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To think it is amoral of energy suppliers to charge the least well off the highest tarif?

(37 Posts)
frumpet Mon 17-Oct-11 21:15:01

I have known this for years and do not have a prepaid meter myself , but aibu to be disgusted on others behalf?

frumpet Mon 17-Oct-11 21:15:44

Also clearly should haveput immoral in the thread title , doh!

Andrewofgg Mon 17-Oct-11 21:16:02

Depends. Does it reflect the high cost of administering prepaid meters? If so YABU.

Dawndonna Mon 17-Oct-11 21:16:41

Amoral in the sense that no-one has made a judgement?
I think it's immoral, myself.

Meglet Mon 17-Oct-11 21:19:09

yanbu. I am fortunate that I can pay by direct debit and don't have to use a pre-payment meter.

Those meters are the work of the devil and keep the least well off locked into high-energy prices and more likely to end up in fuel poverty.

SecretNutellaFix Mon 17-Oct-11 21:20:24

High cost of administering meters?

Andrew, don't be so ridiculous. They don't get read, therefore don't have that cost. Credits are purchased electronically at various retailers, so nope, they don't even have to do that.

It is completely immoral.

DioneTheDiabolist Mon 17-Oct-11 21:23:14

It is immoral. The energy is being prepaid, so the supplier has no worry of default. Also, I live in Northern Ireland, I pay my electricity via prepaid meter and as a result, it costs 2.5% less than if I got a bill. If NIE can do it, I do not see why other suppliers can.

frumpet Mon 17-Oct-11 21:24:49

To me it just feels like they are saying 'its clearly your fault you are poor ,therefore just to kick you when you are down ,we are going to charge you an absolute fortune for your gas and electric . It is also very expensive for people to get off a prepaid meter , the companies charge up to £350 to remove the meter and put back conventional meter . I have actually seen this done and it took the man approximately 10 minutes to do .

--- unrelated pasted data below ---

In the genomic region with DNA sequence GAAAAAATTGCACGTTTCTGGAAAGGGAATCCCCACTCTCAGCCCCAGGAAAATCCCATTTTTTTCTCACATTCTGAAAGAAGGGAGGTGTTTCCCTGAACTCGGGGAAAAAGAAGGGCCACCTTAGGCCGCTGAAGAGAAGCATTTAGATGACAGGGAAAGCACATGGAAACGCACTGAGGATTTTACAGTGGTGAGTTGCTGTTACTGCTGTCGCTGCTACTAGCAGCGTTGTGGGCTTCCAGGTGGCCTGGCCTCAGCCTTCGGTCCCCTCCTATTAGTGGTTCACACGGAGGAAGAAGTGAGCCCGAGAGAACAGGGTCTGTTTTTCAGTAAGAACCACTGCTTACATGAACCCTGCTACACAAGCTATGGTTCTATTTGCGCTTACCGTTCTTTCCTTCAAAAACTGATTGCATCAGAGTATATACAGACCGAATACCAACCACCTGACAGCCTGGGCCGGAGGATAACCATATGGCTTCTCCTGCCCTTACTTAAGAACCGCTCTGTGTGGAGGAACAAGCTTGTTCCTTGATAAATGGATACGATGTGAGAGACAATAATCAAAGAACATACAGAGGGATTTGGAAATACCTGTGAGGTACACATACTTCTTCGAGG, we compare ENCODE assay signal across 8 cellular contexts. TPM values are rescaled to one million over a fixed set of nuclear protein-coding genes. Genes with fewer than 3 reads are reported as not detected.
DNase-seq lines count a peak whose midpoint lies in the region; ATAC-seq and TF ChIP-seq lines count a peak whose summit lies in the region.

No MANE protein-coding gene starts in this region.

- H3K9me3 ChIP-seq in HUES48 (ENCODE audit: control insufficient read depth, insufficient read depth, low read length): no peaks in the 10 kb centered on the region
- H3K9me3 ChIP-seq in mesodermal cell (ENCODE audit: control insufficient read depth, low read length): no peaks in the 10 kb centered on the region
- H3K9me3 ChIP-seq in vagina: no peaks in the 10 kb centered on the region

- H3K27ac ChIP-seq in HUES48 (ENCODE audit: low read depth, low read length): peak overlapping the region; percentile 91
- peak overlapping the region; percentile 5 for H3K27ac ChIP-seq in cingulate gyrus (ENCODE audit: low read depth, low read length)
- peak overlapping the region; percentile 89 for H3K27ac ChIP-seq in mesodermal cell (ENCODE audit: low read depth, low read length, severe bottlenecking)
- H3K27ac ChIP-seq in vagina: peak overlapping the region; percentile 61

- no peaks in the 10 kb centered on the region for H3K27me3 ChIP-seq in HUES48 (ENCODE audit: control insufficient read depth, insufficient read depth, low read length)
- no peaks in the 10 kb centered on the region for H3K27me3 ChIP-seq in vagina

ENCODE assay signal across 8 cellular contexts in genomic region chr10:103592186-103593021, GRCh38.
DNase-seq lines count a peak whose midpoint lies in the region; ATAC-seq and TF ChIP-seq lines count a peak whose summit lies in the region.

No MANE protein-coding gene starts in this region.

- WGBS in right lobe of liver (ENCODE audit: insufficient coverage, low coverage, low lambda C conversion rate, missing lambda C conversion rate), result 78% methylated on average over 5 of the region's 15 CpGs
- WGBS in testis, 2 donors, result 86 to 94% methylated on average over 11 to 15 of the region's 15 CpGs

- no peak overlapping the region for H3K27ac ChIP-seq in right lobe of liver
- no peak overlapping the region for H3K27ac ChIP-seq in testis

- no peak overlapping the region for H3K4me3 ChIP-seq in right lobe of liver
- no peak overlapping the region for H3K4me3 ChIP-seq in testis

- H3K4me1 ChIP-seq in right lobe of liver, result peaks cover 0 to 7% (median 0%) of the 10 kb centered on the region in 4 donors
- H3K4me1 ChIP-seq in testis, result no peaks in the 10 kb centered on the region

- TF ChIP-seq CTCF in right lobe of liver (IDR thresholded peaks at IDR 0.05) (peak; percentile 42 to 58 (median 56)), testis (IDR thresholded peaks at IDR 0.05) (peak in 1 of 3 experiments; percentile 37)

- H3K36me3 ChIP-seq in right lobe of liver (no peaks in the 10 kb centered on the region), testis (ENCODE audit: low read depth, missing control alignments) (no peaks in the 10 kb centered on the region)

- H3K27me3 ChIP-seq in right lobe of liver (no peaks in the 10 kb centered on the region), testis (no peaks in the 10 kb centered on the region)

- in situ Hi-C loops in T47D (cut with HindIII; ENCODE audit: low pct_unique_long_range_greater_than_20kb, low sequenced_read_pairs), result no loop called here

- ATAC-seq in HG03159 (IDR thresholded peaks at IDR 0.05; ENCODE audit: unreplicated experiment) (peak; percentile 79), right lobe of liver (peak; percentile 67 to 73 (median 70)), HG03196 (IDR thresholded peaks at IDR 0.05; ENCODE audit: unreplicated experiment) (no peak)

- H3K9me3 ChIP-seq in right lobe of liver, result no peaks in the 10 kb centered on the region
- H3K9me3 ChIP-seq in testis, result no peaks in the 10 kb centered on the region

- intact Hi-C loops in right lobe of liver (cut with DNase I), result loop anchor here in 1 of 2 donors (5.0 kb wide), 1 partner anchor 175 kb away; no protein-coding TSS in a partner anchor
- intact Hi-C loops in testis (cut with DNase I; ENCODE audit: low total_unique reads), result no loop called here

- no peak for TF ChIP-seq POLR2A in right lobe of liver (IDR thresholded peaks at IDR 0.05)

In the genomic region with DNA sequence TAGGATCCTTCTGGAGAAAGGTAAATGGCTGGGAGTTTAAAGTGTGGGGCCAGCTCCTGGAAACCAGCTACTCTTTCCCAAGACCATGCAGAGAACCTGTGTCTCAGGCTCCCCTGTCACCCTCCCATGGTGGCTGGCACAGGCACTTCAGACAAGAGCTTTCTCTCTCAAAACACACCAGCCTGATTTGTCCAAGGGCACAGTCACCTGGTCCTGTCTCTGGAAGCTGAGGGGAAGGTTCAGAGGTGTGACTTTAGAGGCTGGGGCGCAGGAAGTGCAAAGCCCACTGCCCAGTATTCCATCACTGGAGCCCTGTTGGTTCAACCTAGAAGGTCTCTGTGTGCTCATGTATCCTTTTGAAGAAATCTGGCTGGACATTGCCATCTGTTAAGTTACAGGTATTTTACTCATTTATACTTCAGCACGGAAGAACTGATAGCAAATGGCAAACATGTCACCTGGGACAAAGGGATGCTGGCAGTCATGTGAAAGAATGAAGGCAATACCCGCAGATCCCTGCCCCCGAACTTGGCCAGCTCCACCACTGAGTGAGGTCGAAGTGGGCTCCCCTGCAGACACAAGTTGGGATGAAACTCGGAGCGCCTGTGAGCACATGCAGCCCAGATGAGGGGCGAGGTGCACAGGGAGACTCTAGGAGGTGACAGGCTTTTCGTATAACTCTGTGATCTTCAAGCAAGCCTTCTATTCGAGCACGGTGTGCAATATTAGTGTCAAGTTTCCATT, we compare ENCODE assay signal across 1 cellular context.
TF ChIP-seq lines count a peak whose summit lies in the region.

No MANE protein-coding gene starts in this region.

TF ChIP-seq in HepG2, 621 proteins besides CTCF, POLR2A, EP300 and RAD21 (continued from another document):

BloodandSCRUMatron Mon 17-Oct-11 21:25:30

<repeats self> not all supplier charge more for pp meters. not all suppliers have a standing charge on pp meters.

Andrewofgg Mon 17-Oct-11 21:28:27

I know that SecretNutellaFix but the system of selling credits costs money - the retailers take a cut. It costs a lot more than taking readings by phone or online and collecting by dd. Both dd and prepaid customers get a (very occasional) visit to check that the meter is in good nick and safe so the cost is the same in both cases. You and Meglet are being unrealistic.

frumpet Mon 17-Oct-11 21:34:13

So andrewofgg why can the energy supplier in northern ireland ,supply energy cheaper to their pp meter customers ?
BloodandSCRUMatron thats interesting , sorry i didnt realise you had said it before ,can you tell me which suppliers charge standard tarrifs on pp meters and also which dont charge for their removal ?

LittleMissFlustered Mon 17-Oct-11 21:34:20

Andrew The standing charge (where levied) is meant to cover those costs, but the price per unit of the gas and electricity is also often much higher than for those who can/choose to pay by alternative means. That is the part that many feel is immoral.

I choose a meter because I can't guarantee that I will have a given amount in my bank account on a certain day each month to cover a fluctuating direct debit. I am penalised for not wanting to be in debt. That doesn't make sense to mesad

whackamole Mon 17-Oct-11 21:39:06

When we moved into this house (bought 4 years ago) it had pre-payment meters with ManPower. Our previous rented house had monthly direct debit meters with the same company.

I asked if we could switch - they said our credit rating was too low and they would charge us (IIRC) in the region of £250 per meter to swap them. This would be refunded in 2 years 'if we kept up with the bills'.

It's really upsetting that due to the economic climate, our credit rating which at the level it is now might have been ok then but isn't now, so we can't switch. I can't afford £500 to switch the meters but I can afford a DD.

The other galling thing was the quotes they gave me for new bills - £45 PCM for gas and electricity we paid in the rented house and owed about £25 on the gas when we moved, which I paid immediately. They said they wouldn't let us pay less than £90 a month for both in the new house - despite us not having gas central heating which we did in the rental property!

We are on a fairly good tariff at the moment, but I know I should look into it. I just find it very difficult to compare them as obviously we don't get bills which outline which plan we are on.

Hullygully Mon 17-Oct-11 21:42:46




BloodandSCRUMatron Mon 17-Oct-11 21:43:19

frumpet you would need to call around and check each supplier tbh, all suppliers have different prices and diffferent tarriffs available in each distribution area. The only one I know definitely charges the same for each meter is SSE (southern, atlantic, swalec and hydro)